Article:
Described by the 49 Book as “the meeting place of the social sciences,” Sociology, as the study of human society, is interdisciplinary by definition. It is also not restricted to academic theory and large-scale studies; to quote Harvard’s concentration guide again, Sociology is the “study of social life at every level, from two-person relationships to the rise and fall of nations and civilizations.” Considering that, Houghton, with its collections ranging from personal letters between two private individuals to official documents, is the ideal research archive for the sociology concentrator and researcher. Moreover, the library’s large number of social science- and humanities-related materials allows sociologists to gather multiple perspectives on one particular issue, analyzing it through multiple lenses.
Linking personal experience to a larger political reality, the papers of the “My Life in Germany” contest (MS Ger 91, 000602078) are one example of Houghton material that can be used as a research resource for sociology students. A collection of more than 250 autobiographies of Germans who discoursed about their daily lives under Adolf Hitler’s régime, the 1940 competition was actually sponsored by Harvard and provides a point of view that is sometimes missing from academic analyses of Nazi Germany. The material, in fact, can be paired with theoretical and historical sources to provide a fuller picture of that society and of the period—and even be of help when attempting to answer questions that have puzzled the world for more than 70 years. Houghton has more material concerning Nazism in the José María Castañé Collection, which contains items about a series of key twentieth century events—from the First World War to the Cold War through the Russian Revolution, the Spanish Civil War, and the Nuremberg Trials.
Personal interactions can also contribute to sociology when they discuss theory—especially if they are between a Harvard professor and a renowned architect. W. V. Quine’s correspondence with Clive Entwistle (MS Am 2587 , 008937558) is about Darwinism and urbanism, and the architect’s ideas about the city are an excellent point of departure for students researching about urban sociology and the urban space. The city, a social, human space par excellence, is a key topic in sociology, and students coming to Houghton can expect to find plenty of material about it.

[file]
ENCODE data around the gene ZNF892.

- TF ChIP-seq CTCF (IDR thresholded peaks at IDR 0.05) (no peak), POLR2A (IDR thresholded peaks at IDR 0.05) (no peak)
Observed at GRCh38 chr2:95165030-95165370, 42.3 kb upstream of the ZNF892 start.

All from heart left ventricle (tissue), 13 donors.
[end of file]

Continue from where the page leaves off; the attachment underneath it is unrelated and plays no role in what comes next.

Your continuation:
One of Houghton’s main collections, the American Board of Commissioners for Foreign Missions archives (ABC 1-91, 000602481) can serve sociology students in multifarious ways. First of all, the impressive collection contains material about multiple societies, including Africa (ABC 15, 009763477), the Pacific Islands (ABC 19, 009763593), and Native North America (ABC 18.3-18.8, 009763568). Moreover, one of the fundamental features of this portion of the archive is its display of cross-cultural interaction between individuals and groups and the role of religion, a key part of culture that also plays into social exchanges. Again, these materials can be paired up with other items at Houghton and in other Harvard libraries to pursue a global sociological study of the societies in question.
The library also holds plenty of materials about experimental societies and utopian communities—including a whole reference class (Utopia) on the matter—another fertile area of study in the field of sociology. They include the John Thomas Codman Brook Farm collection (MS Am 2740, 012627267), about the Massachusetts transcendental cooperative community; and the Amos Bronson Alcott papers (MS Am 1130.9-1130.12, 008259890), which contain some items about the Fruitlands community.
The 49 Book, in emphasizing the overreaching nature of sociology, cites other concentrations—such as history, anthropology, economics, and psychology—while explaining the subject’s amalgamating power. Students, therefore, are invited to refer to the pages in this guide dedicated to those concentrations to gain more insight into Houghton’s collections and their uses in the Sociology concentration.